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District Court Finds That Unum Abused Its Discretion In Concluding Plaintiff’s Disability Was Psychological Rather Than Physical

In Moseley v. Unum Life Ins. Co. of Am., No. CV 22-40079-RGS, __F.Supp.3d__, 2023 WL 2324771 (D. Mass. Mar. 2, 2023) Massachusetts District Judge Richard G. Sterns denied Unum’s summary judgment motion, instead finding that Unum abused its discretion when it ceased providing disability benefits to Plaintiff pursuant to the mental illness limitation of her long-term disability policy. The Court entered judgment for Plaintiff, directed Plaintiff to file a motion for attorneys’ fees and costs, and remanded the matter to Unum to allow an independent medical examination (IME) and for reassessment of Plaintiff’s claim.

Unum had been paying LTD benefits to Plaintiff based on her diagnosis of Lyme Disease. In August of 2020, Unum terminated benefits citing the mental illness limitation of the LTD Policy. Plaintiff filed suit challenging the decision and arguing that Unum abused its discretion by concluding that the basis for her disability is psychological rather than physical. Unum moved for summary judgment.

The Court did not get into the substance of Unum’s claim determination as it found that Unum had committed procedural error in failing to provide Plaintiff with an IME upon request, thus rendering Unum’s benefits determination inherently arbitrary and capricious. See Lavery v. Restoration Hardware Long Term Disability Benefits Plan, 937 F.3d 71, 78 (1st Cir. 2019) (recognizing that procedural unreasonableness is an “important factor to consider in deciding whether to set aside a discretionary decision”). The Court noted that Unum’s Regulatory Settlement Agreement (RSA) unambiguously states that “[a]n IME … should be sought whenever … [t]he claimant or the AP requests an IME, either directly or through the claimant’s representative.” When Plaintiff requested an IME, Unum denied the request stating, “a current IME would not assess your client’s functional capacity from more than a year and a half ago when she was still receiving benefits and the policy was still in force.”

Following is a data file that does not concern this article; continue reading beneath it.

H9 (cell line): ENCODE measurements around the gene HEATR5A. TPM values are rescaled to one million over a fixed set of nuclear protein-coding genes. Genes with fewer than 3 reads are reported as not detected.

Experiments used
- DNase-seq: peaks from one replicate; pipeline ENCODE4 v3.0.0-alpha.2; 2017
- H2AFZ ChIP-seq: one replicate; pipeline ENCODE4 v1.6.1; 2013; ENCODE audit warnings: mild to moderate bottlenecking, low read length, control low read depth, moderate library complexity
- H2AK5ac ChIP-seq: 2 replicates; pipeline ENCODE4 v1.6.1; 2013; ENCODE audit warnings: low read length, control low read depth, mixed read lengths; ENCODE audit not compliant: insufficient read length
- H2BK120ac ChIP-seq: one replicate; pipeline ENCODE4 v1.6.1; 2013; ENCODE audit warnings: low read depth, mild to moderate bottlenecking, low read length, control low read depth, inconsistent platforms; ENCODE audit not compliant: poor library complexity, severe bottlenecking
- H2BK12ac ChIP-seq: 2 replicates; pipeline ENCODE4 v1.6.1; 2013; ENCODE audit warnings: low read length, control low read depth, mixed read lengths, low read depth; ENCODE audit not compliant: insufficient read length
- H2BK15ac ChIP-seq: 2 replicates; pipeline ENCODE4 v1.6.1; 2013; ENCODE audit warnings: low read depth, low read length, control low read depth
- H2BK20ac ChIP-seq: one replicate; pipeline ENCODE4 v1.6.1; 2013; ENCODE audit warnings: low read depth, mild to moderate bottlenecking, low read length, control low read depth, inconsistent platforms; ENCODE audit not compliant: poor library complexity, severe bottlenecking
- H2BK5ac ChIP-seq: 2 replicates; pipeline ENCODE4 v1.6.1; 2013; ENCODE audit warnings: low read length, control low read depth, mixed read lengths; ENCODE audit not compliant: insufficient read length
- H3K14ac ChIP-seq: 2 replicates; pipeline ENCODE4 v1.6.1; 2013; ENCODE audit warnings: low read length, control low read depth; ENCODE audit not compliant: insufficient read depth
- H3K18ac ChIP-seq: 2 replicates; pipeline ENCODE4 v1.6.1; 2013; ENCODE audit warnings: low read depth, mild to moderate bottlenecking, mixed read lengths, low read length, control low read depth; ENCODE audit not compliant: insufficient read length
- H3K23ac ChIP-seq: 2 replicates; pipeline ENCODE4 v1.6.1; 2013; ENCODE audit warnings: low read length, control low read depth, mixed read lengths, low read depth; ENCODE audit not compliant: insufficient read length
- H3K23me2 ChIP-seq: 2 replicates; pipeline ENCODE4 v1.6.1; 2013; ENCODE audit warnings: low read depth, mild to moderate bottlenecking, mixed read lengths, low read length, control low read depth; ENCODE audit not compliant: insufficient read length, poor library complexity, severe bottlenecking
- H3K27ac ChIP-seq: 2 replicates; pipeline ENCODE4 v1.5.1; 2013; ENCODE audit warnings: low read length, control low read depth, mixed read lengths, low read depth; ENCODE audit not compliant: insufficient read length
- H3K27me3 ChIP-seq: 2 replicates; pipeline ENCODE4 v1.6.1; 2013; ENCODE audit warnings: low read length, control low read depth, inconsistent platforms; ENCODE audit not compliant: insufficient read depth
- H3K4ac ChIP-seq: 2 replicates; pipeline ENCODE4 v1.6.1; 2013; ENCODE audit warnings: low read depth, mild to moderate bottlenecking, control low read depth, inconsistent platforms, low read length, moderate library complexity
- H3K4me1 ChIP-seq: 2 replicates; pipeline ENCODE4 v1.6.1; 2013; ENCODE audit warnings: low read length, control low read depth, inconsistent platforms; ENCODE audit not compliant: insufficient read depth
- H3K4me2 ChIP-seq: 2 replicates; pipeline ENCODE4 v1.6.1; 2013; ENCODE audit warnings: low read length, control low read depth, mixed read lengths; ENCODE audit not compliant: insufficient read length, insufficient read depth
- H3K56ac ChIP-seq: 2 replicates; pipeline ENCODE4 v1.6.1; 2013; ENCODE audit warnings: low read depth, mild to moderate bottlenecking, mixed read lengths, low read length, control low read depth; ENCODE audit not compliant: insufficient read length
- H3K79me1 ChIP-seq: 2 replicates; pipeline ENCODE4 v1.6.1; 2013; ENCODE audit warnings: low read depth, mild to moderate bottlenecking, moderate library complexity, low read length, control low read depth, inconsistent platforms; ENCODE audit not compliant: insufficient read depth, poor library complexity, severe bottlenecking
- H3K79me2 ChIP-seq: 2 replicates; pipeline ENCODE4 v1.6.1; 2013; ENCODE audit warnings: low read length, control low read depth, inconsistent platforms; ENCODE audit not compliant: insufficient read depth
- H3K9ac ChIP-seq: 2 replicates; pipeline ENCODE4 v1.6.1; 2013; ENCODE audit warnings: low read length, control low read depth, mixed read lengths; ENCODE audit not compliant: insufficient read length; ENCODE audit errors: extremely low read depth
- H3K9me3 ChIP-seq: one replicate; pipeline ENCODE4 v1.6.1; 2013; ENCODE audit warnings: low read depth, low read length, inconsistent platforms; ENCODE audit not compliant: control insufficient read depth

The Court reasoned, even assuming the RSA allows Unum to deny an express IME request from a claimant, the denial of Plaintiff’s request was erroneous given the inadequacy of Unum’s purported rationale. The parties did not dispute functional capacity. Unum agreed that Plaintiff was, and continuously had been, disabled for two years. The issue instead was the basis for that functional incapacity—a psychological condition or a physical condition.

The Court further noted that Unum’s adverse determination hinged, at least in part, on the alleged lack of objective medical evidence to support a diagnosis of Lyme disease. It reasoned that an IME could have remedied these alleged deficiencies, and the only plausible reason the court could find to deny Plaintiff an IME under these circumstances would be a desire to prevent her from having the opportunity to supplement the record to bolster her claim.

As this case demonstrates, an insurer’s failure to comply with procedural requirements may place your disability claim in jeopardy. If your insurer has denied your disability insurance claim, contact us for assistance.


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*Please note that this blog is a summary of a reported legal decision and does not constitute legal advice. This blog has not been updated to note any subsequent change in status, including whether a decision is reconsidered or vacated. The case above was handled by other law firms, but if you have questions about how the developing law impacts your ERISA benefit claim, the attorneys at Roberts Disability Law, P.C. may be able to advise you so please contact us.

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